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Regulatory Fog: The Informational Origins of Regulatory Persistence

  • Patrick Warren
  • Tom Wilkening

Compared with other types of policy, regulation is very persistent, even when inefficient. We propose an explanation for regulatory persistence based on regulatory fog,the phenomenon by which regulation obscures information about the e ects of deregulation. We construct a dynamic model of regulation in which the underlying need for regulation varies stochastically, and regulation undermines the regulator's ability to observe the state of the world. Compared to the full-information benchmark, regulation is highly persistent, often lasting inde nitely. The regulatory fog e ect is robust to a broad range of partially informative policies and can be quite detrimental to social welfare.

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File URL: http://fbe.unimelb.edu.au/__data/assets/pdf_file/0011/801020/1113.pdf
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Paper provided by The University of Melbourne in its series Department of Economics - Working Papers Series with number 1113.

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Length: 35 pages
Date of creation: 2010
Date of revision:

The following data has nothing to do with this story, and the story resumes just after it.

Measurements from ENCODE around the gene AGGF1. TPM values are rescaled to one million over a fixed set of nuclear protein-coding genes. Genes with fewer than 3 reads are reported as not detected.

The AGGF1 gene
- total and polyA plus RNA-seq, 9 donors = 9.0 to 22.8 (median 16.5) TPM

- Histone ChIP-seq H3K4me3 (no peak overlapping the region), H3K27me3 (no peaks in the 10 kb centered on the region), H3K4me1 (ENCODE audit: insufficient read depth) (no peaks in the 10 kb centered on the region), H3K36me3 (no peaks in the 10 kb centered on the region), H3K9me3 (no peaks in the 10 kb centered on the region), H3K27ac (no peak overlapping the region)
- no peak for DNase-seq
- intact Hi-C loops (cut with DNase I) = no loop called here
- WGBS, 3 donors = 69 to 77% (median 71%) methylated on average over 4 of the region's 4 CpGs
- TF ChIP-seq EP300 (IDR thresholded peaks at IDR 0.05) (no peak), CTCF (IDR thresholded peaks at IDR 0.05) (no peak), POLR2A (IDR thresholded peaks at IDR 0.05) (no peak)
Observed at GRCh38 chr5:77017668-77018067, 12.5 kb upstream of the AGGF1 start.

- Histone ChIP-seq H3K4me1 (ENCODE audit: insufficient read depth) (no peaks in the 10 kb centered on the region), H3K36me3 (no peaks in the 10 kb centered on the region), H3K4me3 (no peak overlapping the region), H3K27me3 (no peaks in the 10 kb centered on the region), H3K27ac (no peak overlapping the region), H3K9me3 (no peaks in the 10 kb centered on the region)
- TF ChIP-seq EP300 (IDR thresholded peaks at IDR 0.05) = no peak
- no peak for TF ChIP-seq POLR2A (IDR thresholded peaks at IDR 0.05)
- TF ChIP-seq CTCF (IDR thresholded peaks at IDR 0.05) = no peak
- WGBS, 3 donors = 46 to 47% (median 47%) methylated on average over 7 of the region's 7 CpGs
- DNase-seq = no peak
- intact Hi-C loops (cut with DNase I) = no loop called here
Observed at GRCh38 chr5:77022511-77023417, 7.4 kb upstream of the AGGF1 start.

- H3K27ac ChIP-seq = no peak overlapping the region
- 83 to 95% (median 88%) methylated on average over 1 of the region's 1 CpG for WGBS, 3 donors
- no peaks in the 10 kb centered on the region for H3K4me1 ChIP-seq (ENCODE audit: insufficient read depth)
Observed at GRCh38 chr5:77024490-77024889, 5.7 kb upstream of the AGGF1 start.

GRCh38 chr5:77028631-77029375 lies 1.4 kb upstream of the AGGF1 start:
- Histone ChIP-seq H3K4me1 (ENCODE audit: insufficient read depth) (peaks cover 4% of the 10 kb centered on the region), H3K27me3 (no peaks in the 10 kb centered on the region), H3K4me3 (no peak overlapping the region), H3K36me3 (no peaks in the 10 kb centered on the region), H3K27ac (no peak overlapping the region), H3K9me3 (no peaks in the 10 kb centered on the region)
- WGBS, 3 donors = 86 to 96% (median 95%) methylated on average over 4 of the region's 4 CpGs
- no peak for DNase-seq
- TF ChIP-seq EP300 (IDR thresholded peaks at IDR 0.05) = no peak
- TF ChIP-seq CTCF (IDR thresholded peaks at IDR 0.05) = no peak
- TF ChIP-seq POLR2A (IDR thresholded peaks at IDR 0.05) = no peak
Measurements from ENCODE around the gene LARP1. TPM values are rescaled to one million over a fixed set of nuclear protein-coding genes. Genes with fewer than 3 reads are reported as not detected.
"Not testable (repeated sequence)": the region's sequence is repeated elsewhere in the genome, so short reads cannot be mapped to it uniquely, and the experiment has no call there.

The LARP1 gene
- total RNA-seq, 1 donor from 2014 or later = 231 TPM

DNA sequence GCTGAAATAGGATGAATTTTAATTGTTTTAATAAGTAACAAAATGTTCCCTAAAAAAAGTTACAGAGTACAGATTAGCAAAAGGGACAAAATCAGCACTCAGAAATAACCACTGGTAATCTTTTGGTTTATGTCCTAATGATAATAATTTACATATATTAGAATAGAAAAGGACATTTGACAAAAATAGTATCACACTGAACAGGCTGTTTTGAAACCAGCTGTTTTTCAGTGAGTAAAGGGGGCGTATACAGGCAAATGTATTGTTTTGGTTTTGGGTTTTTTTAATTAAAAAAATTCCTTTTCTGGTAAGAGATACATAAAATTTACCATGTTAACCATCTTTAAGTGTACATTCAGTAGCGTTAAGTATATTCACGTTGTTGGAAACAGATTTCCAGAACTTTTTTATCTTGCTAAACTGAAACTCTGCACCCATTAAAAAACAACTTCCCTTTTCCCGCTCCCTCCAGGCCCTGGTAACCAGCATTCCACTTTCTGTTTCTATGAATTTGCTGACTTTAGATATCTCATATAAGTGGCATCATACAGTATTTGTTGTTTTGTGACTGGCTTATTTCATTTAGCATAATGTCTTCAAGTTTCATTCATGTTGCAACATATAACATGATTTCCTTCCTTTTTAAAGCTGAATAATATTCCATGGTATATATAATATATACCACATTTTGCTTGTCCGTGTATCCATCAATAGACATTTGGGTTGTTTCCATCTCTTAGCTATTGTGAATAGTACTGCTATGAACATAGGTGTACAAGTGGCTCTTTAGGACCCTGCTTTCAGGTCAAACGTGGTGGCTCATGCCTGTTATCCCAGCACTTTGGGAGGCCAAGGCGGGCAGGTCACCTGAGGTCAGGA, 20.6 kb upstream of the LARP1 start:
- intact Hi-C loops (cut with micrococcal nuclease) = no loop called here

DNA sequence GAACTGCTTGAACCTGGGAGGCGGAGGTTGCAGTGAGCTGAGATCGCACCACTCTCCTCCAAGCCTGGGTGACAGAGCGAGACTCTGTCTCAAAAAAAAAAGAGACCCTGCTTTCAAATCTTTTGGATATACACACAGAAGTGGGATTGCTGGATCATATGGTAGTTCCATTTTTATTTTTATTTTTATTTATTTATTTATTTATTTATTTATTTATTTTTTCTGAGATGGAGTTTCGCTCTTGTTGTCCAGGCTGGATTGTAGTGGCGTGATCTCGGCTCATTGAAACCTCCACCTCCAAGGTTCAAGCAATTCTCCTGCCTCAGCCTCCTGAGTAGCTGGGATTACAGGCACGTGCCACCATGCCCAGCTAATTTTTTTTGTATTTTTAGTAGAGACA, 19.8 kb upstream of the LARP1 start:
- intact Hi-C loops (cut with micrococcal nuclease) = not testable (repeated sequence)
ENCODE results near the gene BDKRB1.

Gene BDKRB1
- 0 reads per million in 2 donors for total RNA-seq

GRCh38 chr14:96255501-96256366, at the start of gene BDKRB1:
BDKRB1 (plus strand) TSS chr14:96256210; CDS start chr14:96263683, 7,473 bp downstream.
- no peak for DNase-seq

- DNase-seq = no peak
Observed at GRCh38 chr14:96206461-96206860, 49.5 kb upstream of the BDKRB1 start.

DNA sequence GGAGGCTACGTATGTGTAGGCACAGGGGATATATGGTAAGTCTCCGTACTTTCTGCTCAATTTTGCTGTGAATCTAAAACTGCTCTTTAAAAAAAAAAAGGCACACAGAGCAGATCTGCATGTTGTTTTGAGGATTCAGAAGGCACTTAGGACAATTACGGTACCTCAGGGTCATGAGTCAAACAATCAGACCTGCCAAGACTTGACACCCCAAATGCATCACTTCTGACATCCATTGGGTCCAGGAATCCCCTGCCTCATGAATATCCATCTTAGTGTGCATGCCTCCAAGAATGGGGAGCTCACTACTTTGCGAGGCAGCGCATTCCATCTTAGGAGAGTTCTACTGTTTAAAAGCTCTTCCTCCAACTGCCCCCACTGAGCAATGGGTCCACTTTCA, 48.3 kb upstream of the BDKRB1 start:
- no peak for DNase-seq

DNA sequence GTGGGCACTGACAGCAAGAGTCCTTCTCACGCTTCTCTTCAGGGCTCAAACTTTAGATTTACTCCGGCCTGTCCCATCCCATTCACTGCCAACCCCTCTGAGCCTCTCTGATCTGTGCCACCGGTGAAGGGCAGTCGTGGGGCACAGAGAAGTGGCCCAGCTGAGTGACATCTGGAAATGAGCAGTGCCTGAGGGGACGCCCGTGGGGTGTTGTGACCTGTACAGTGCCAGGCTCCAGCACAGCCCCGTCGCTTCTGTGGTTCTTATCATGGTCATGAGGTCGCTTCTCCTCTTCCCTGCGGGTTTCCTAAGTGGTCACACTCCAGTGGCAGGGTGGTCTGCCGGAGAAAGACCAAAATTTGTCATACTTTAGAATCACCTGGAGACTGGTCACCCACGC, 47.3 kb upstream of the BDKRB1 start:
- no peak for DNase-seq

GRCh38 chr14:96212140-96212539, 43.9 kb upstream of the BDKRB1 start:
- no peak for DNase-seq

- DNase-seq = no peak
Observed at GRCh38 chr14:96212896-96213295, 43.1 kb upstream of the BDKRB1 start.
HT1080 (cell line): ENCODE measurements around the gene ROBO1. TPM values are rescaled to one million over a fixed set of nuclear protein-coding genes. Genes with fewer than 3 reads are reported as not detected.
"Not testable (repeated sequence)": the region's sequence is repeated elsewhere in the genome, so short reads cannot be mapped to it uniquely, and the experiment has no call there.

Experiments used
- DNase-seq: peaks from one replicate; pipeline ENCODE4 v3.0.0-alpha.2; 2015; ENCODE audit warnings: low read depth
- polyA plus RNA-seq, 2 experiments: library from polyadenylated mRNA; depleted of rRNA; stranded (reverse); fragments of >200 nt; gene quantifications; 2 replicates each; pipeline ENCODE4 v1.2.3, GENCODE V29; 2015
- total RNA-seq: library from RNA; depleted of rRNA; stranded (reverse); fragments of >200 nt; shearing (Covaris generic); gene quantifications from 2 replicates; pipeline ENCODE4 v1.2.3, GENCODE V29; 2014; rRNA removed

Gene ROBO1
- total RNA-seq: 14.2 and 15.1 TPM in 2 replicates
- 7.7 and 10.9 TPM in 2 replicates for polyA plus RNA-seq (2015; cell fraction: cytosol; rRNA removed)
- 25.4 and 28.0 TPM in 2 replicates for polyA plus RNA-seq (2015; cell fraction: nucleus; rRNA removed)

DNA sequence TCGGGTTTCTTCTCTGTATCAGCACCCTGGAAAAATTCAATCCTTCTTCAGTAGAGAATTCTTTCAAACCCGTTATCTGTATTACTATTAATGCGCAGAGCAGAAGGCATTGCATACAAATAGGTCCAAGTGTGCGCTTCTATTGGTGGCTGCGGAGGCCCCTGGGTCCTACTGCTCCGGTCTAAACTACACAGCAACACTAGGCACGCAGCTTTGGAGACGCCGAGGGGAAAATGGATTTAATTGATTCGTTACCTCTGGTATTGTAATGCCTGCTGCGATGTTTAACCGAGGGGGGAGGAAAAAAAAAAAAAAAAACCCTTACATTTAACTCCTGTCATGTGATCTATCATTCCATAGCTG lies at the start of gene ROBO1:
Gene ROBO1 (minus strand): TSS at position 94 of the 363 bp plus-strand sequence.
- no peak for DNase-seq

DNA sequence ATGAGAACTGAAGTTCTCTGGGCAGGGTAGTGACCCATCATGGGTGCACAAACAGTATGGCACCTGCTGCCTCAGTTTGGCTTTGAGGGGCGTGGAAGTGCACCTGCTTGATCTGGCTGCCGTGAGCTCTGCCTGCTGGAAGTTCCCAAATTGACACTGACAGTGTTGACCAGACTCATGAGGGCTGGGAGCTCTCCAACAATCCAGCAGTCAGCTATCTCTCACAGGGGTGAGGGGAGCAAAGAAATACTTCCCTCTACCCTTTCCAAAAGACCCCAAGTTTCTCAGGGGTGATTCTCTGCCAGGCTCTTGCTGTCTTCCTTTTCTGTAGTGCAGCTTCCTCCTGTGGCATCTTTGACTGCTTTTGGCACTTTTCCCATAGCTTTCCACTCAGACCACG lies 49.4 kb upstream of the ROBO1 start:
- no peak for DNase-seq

Handle: RePEc:mlb:wpaper:1113
Contact details of provider: Postal: Department of Economics, The University of Melbourne, 4th Floor, FBE Building, Level 4, 111 Barry Street. Victoria, 3010, Australia
Phone: +61 3 8344 5355
Fax: +61 3 8344 6899
Web page: http://www.economics.unimelb.edu.auEmail:


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  1. Nancy L. Rose, 1985. "The Incidence of Regulatory Rents in the Motor Carrier Industry," RAND Journal of Economics, The RAND Corporation, vol. 16(3), pages 299-318, Autumn.
  2. Giuseppe Moscarin & Marco Ottaviani & Lones Smith, . "Social Learning in a Changing World," ELSE working papers 010, ESRC Centre on Economics Learning and Social Evolution.
  3. Pindyck, Robert S., 1998. "Irreversibilities and the timing of environmental policy," Working papers WP 4047-98., Massachusetts Institute of Technology (MIT), Sloan School of Management.
  4. Kenneth D. Boyer, 1987. "The Costs of Price Regulation: Lessons from Railroad Deregulation," RAND Journal of Economics, The RAND Corporation, vol. 18(3), pages 408-416, Autumn.
  5. Dirk Bergemann & Juuso Valimaki, 2006. "Bandit Problems," Cowles Foundation Discussion Papers 1551, Cowles Foundation for Research in Economics, Yale University.
  6. Robert N. Rubinovitz, 1993. "Market Power and Price Increases for Basic Cable Service Since Deregulation," RAND Journal of Economics, The RAND Corporation, vol. 24(1), pages 1-18, Spring.
  7. Zhao, Jinhua & Kling, Catherine L., 2003. "Policy persistence in environmental regulation," Resource and Energy Economics, Elsevier, vol. 25(3), pages 255-268, August.
  8. George J. Stigler, 1971. "The Theory of Economic Regulation," Bell Journal of Economics, The RAND Corporation, vol. 2(1), pages 3-21, Spring.
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